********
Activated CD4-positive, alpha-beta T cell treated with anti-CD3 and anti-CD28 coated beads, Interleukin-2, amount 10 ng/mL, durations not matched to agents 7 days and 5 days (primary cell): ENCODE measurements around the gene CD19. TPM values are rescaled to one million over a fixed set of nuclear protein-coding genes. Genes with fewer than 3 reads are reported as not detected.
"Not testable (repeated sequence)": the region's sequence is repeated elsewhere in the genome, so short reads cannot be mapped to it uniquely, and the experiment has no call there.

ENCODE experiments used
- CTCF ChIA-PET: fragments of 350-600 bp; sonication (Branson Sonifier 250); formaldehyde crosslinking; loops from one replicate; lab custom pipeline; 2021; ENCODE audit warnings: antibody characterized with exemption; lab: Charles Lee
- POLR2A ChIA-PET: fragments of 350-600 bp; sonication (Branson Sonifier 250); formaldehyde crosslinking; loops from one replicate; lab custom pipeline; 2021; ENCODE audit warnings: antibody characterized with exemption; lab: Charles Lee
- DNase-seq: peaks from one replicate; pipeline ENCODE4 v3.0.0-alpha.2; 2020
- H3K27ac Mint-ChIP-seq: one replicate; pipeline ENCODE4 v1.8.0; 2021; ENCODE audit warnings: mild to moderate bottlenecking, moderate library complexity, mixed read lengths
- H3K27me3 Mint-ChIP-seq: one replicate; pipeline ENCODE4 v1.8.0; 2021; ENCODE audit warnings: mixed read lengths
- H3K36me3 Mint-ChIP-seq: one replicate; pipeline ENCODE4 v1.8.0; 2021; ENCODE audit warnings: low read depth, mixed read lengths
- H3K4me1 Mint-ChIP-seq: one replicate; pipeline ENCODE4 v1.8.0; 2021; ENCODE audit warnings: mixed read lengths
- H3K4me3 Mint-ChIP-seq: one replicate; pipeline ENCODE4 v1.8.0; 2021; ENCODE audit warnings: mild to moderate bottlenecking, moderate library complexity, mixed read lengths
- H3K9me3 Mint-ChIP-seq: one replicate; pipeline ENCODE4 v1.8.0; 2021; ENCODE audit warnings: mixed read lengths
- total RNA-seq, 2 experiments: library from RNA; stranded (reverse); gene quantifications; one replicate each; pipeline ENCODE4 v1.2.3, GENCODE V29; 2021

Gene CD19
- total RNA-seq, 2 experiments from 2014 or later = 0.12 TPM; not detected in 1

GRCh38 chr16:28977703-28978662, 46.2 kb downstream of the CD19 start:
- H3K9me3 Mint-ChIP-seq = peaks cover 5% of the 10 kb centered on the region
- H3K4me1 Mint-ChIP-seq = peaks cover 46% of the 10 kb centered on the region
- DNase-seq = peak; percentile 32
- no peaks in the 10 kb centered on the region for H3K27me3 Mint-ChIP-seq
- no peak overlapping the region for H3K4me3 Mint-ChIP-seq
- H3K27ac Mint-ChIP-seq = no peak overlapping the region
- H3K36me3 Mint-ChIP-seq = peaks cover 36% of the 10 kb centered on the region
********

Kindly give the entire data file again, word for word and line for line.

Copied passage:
Activated CD4-positive, alpha-beta T cell treated with anti-CD3 and anti-CD28 coated beads, Interleukin-2, amount 10 ng/mL, durations not matched to agents 7 days and 5 days (primary cell): ENCODE measurements around the gene CD19. TPM values are rescaled to one million over a fixed set of nuclear protein-coding genes. Genes with fewer than 3 reads are reported as not detected.
"Not testable (repeated sequence)": the region's sequence is repeated elsewhere in the genome, so short reads cannot be mapped to it uniquely, and the experiment has no call there.

ENCODE experiments used
- CTCF ChIA-PET: fragments of 350-600 bp; sonication (Branson Sonifier 250); formaldehyde crosslinking; loops from one replicate; lab custom pipeline; 2021; ENCODE audit warnings: antibody characterized with exemption; lab: Charles Lee
- POLR2A ChIA-PET: fragments of 350-600 bp; sonication (Branson Sonifier 250); formaldehyde crosslinking; loops from one replicate; lab custom pipeline; 2021; ENCODE audit warnings: antibody characterized with exemption; lab: Charles Lee
- DNase-seq: peaks from one replicate; pipeline ENCODE4 v3.0.0-alpha.2; 2020
- H3K27ac Mint-ChIP-seq: one replicate; pipeline ENCODE4 v1.8.0; 2021; ENCODE audit warnings: mild to moderate bottlenecking, moderate library complexity, mixed read lengths
- H3K27me3 Mint-ChIP-seq: one replicate; pipeline ENCODE4 v1.8.0; 2021; ENCODE audit warnings: mixed read lengths
- H3K36me3 Mint-ChIP-seq: one replicate; pipeline ENCODE4 v1.8.0; 2021; ENCODE audit warnings: low read depth, mixed read lengths
- H3K4me1 Mint-ChIP-seq: one replicate; pipeline ENCODE4 v1.8.0; 2021; ENCODE audit warnings: mixed read lengths
- H3K4me3 Mint-ChIP-seq: one replicate; pipeline ENCODE4 v1.8.0; 2021; ENCODE audit warnings: mild to moderate bottlenecking, moderate library complexity, mixed read lengths
- H3K9me3 Mint-ChIP-seq: one replicate; pipeline ENCODE4 v1.8.0; 2021; ENCODE audit warnings: mixed read lengths
- total RNA-seq, 2 experiments: library from RNA; stranded (reverse); gene quantifications; one replicate each; pipeline ENCODE4 v1.2.3, GENCODE V29; 2021

Gene CD19
- total RNA-seq, 2 experiments from 2014 or later = 0.12 TPM; not detected in 1

GRCh38 chr16:28977703-28978662, 46.2 kb downstream of the CD19 start:
- H3K9me3 Mint-ChIP-seq = peaks cover 5% of the 10 kb centered on the region
- H3K4me1 Mint-ChIP-seq = peaks cover 46% of the 10 kb centered on the region
- DNase-seq = peak; percentile 32
- no peaks in the 10 kb centered on the region for H3K27me3 Mint-ChIP-seq
- no peak overlapping the region for H3K4me3 Mint-ChIP-seq
- H3K27ac Mint-ChIP-seq = no peak overlapping the region
- H3K36me3 Mint-ChIP-seq = peaks cover 36% of the 10 kb centered on the region